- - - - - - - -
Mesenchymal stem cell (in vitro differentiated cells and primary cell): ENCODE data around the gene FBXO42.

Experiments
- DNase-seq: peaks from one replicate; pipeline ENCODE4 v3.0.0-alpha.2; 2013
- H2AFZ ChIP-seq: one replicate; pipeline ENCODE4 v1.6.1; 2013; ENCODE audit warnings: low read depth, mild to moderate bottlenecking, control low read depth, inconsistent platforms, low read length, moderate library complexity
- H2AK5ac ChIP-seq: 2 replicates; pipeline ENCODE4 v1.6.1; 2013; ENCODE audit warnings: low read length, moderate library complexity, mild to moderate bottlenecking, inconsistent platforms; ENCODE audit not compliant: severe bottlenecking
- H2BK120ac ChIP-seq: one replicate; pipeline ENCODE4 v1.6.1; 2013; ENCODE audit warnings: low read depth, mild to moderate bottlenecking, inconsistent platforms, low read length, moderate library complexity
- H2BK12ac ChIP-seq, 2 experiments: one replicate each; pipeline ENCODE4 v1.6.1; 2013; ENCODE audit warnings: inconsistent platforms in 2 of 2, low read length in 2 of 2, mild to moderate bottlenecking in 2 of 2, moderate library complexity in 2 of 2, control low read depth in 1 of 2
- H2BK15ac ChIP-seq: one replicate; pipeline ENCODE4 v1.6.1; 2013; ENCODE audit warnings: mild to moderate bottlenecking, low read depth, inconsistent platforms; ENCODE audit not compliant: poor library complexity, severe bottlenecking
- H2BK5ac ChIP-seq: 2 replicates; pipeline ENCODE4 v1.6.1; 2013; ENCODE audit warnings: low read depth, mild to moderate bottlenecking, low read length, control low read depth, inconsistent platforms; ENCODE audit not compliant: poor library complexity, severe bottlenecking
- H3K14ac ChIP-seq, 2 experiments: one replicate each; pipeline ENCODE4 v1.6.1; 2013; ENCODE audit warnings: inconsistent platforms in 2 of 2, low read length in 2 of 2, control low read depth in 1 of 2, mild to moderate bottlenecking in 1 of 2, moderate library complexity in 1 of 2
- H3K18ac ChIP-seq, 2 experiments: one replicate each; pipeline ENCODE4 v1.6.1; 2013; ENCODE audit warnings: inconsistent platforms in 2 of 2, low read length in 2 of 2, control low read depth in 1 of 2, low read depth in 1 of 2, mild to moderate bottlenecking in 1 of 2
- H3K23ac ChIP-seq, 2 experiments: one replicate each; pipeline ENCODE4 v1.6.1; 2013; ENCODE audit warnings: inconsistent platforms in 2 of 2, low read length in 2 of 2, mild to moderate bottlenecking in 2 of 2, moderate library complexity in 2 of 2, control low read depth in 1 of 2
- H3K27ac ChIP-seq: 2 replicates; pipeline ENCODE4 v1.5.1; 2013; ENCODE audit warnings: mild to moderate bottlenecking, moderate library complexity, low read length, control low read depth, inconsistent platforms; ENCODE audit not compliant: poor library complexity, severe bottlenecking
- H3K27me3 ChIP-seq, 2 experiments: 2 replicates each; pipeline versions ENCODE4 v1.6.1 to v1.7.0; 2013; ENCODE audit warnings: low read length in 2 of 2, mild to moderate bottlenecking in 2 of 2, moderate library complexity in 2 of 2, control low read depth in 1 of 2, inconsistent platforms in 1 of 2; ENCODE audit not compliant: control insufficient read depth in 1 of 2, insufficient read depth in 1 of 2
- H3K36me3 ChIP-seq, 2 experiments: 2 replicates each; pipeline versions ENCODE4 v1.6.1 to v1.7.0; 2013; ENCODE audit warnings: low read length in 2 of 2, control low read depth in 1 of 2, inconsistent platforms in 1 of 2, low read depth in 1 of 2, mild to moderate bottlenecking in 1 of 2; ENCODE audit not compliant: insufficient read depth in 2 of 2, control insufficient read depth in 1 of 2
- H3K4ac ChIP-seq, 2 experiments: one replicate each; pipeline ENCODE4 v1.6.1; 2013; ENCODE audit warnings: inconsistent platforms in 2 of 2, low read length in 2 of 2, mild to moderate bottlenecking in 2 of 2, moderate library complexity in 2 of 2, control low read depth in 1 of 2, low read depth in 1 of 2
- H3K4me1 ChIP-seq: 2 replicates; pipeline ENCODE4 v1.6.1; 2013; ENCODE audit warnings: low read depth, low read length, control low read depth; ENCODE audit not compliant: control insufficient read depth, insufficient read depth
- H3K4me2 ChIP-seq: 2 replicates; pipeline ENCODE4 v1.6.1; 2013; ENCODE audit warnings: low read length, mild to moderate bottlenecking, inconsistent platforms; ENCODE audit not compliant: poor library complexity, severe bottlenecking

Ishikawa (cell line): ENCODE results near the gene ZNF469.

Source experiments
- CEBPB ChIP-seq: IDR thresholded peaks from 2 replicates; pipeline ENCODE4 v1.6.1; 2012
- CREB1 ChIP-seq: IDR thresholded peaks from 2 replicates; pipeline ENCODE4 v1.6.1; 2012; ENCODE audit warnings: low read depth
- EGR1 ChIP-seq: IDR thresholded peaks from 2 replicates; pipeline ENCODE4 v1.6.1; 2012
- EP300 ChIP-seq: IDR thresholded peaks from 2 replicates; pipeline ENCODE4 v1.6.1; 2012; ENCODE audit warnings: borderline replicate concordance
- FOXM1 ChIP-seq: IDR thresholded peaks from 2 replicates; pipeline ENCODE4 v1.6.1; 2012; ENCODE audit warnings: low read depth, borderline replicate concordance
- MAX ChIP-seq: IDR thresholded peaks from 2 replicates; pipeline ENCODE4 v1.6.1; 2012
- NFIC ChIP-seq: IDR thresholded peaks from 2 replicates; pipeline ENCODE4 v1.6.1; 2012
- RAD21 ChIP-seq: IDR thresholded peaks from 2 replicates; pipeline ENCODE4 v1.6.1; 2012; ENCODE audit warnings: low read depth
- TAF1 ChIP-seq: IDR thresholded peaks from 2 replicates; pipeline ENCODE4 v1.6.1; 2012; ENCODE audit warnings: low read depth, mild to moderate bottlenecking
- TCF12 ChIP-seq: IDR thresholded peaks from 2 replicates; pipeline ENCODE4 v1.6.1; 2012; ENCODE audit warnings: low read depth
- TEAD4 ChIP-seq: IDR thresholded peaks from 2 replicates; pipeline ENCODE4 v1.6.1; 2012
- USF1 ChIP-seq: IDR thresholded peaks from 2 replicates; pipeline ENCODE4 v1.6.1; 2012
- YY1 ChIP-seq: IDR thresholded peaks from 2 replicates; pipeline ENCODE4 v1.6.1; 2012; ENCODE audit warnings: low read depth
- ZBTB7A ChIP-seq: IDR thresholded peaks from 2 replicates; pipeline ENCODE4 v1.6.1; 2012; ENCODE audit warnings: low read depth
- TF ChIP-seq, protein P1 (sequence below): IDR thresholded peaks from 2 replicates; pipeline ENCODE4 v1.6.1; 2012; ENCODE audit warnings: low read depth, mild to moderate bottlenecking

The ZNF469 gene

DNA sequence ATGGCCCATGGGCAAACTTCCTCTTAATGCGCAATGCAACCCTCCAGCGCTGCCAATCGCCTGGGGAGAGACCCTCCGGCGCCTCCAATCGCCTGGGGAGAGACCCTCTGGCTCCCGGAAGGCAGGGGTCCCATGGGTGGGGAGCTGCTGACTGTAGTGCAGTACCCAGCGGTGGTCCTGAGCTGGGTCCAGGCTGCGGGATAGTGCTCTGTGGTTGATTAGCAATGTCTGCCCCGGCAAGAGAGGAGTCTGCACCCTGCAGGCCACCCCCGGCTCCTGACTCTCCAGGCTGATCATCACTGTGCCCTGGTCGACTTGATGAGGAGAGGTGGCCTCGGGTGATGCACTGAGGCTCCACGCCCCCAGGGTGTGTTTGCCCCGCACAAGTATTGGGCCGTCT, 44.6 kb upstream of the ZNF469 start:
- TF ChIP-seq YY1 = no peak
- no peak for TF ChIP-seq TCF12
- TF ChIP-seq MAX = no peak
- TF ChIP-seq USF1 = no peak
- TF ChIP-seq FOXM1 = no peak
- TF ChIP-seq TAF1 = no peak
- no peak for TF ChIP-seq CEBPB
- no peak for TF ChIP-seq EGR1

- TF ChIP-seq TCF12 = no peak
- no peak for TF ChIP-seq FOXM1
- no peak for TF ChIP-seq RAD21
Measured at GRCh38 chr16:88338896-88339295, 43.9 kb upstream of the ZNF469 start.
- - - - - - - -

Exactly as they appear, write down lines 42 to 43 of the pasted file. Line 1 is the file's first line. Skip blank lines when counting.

- TF ChIP-seq FOXM1 = no peak
- TF ChIP-seq TAF1 = no peak